Overview: Archie and Batman finally team up to defeat the dastardly villains who have taken over Riverdale!
Synopsis (spoilers ahead): We open on a summary of the last five issues, ending with Batman in bonds as his partners Batgirl and Robin, aided by Archie and his friends, escape from the mind-controlling mendacity of the Gotham villains taking over the town of Riverdale.
As Catwoman, Riddler, Penguin, and Joker celebrate their victory, Batman, tied to a lamppost, has faith in his young friends.
Meanwhile, Archie believes that Batman has heroically sacrificed his life for them, but Jughead, Robin, and Batgirl remind him to “live to fight another day” as Batman said in the last issue. The teens start planning to take down the mind control device when they receive a pager message from Batman, trapped in the town square. He reminds them that the Batmobile has the supercomputer they need to complete their plan. Archie tells Robin and Batgirl he can distract the villains so they can get the Batmobile back from the Joker.
Back in the square, the villains gasp in shock as a new Bat-truck crashes their party, driven by a whole crew of caped teens. The young people make short work of the villains’ minions and quickly set about freeing Batman and the Batmobile. Just in time, as the mind-controlled adults begin to mob our heroes, but Batman turns the tide, buying teen genius Dilton enough time to use the supercomputer to break the mind control. As the adults shake off the effects, they quickly round up the villains and apologize to their children. Archie and the gang thank Batman and his partners for letting them team up, and before our heroes head back to Gotham, the whole gang dances at Jughead’s father’s club.
Analysis: So many stories feel like they are too big for the length given them. Unfortunately, “Archie Meets Batman ’66” is not one of them – this story could have lost at least one, if not two, of its middle issues, and been much more satisfying as a result. While the first three issues of this crossover gave us some really fun moments, like Batgirl and Robin undercover at Archie’s school, or the Gotham villains masquerading as regular adults, the last three have really been only one or two issues worth of story stretched out. Additionally, that stretching comes at the expense of any real moments of fun or surprising delight – all of the revelations and action beats feel completely predictable. The teens piling out of a makeshift Batmobile (with no explanation of how it was constructed or where they got their costumes) should be a moment of joy, but everything has been so relentlessly pleasant that no real tension built up to be released at this moment.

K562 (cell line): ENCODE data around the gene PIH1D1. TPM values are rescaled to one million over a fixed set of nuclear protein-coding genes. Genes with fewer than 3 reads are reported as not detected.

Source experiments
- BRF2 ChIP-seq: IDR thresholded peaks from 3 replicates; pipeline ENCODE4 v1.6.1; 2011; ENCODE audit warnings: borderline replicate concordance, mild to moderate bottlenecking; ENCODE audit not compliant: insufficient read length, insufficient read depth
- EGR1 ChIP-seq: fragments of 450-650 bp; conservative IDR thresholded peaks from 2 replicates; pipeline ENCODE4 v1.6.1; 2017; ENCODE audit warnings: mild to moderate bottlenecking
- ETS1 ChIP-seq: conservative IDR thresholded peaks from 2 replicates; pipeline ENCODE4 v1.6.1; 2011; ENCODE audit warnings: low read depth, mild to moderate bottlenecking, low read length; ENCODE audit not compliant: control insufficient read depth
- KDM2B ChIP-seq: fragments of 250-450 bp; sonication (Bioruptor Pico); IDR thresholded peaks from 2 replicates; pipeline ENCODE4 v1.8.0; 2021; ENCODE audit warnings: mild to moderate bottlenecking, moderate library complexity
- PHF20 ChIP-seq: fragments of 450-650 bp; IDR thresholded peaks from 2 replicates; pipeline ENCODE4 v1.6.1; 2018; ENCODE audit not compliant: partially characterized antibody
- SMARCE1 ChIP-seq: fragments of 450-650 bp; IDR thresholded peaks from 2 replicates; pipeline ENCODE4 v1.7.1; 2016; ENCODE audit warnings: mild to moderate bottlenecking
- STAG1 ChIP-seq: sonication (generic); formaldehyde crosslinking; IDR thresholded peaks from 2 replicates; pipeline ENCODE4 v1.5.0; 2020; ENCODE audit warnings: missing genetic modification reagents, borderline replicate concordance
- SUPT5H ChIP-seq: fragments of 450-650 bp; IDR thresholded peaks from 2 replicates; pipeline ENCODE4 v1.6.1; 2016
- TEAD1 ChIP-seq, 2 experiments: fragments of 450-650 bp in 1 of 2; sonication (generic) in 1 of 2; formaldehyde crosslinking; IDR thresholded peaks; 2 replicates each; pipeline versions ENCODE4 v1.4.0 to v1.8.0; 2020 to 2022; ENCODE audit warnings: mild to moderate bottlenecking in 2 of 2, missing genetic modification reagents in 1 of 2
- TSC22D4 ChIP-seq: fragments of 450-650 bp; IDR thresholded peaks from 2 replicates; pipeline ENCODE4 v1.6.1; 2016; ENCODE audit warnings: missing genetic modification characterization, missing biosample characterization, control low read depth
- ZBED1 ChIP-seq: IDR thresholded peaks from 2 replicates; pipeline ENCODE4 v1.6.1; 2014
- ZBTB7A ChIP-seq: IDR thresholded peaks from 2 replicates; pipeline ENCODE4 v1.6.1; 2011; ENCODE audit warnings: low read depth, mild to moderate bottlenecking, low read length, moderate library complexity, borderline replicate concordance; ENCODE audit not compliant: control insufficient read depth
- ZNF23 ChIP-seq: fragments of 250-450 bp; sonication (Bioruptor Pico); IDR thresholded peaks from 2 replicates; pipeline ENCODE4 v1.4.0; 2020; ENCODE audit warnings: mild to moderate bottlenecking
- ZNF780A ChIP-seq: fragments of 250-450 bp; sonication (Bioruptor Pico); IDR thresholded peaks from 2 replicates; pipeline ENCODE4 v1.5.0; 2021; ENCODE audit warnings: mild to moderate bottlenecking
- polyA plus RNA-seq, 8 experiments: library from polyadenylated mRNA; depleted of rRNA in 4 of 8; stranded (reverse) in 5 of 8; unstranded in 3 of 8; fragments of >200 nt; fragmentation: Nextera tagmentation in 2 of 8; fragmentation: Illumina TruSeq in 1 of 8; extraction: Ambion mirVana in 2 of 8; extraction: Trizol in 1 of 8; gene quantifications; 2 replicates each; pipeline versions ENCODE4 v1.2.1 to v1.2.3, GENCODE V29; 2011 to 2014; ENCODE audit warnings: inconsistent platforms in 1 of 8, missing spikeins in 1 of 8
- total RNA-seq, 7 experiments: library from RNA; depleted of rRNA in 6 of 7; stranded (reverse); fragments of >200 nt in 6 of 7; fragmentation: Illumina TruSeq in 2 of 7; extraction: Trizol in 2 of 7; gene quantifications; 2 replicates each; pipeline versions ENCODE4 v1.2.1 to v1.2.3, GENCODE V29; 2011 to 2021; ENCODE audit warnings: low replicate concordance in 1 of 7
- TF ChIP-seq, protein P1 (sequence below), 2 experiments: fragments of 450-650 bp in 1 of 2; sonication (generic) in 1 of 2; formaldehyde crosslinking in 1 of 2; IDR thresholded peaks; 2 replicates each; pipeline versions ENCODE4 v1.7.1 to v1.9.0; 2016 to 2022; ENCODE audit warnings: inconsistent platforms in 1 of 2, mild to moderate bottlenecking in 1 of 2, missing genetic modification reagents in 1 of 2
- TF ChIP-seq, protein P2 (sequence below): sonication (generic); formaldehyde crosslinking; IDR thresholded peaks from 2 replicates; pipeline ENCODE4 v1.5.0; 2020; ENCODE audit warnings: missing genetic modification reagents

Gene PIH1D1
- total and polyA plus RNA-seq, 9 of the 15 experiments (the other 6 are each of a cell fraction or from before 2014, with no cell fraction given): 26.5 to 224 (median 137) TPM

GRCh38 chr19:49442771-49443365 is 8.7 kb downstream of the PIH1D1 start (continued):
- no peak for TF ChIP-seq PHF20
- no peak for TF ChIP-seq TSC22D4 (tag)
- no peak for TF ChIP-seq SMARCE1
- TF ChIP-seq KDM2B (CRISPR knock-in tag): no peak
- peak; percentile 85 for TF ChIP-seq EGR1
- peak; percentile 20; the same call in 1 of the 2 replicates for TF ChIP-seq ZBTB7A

While penciller Dan Parent does a fine job of keeping all of the characters on model, none of the expressions really engage the audience with the characters’ moments of fear or pain, leaving the script by Jeff Parker and Michael Moreci, which does try to achieve those moments, without real impact. The final dance party sadly leaves with some winces instead of grins. Hopefully, if another crossover happens (as it hinted by Betty’s reference to an aunt living in Gotham), editorial will pare the number of issues down to fit the story. Perhaps, too, an artist like Rick Burchett could draw the characters in the Batman ’66 style, instead of the Archie style, and allow some of the darker moments to pay off with joyful goofiness.
Final Thoughts: A fun, if overly stretched and predictable tale gives us another glimpse at the mash-up potential in the DC universe.